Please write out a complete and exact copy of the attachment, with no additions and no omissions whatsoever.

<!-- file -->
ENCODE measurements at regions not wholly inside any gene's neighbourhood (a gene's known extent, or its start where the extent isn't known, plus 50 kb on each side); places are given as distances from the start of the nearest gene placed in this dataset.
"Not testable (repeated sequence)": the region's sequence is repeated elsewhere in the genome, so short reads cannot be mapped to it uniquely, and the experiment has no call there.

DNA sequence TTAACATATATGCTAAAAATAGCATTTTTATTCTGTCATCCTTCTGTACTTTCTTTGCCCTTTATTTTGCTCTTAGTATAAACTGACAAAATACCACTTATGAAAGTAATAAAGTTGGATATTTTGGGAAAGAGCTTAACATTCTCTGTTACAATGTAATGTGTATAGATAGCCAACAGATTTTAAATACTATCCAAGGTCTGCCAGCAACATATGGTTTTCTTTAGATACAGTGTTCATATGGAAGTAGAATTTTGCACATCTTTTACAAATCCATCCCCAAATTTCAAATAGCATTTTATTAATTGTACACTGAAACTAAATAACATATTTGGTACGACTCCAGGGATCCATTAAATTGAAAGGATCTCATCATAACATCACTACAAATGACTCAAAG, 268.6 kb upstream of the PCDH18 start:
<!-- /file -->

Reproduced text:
ENCODE measurements at regions not wholly inside any gene's neighbourhood (a gene's known extent, or its start where the extent isn't known, plus 50 kb on each side); places are given as distances from the start of the nearest gene placed in this dataset.
"Not testable (repeated sequence)": the region's sequence is repeated elsewhere in the genome, so short reads cannot be mapped to it uniquely, and the experiment has no call there.

DNA sequence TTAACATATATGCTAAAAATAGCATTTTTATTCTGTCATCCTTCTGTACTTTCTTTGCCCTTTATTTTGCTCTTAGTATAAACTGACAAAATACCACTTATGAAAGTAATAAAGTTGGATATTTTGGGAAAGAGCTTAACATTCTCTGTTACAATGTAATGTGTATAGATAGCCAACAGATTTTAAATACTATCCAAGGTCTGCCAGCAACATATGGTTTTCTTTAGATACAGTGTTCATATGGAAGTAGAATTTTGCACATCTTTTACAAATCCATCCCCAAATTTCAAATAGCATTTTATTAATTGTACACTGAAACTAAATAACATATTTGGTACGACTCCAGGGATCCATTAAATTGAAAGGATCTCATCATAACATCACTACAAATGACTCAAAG, 268.6 kb upstream of the PCDH18 start: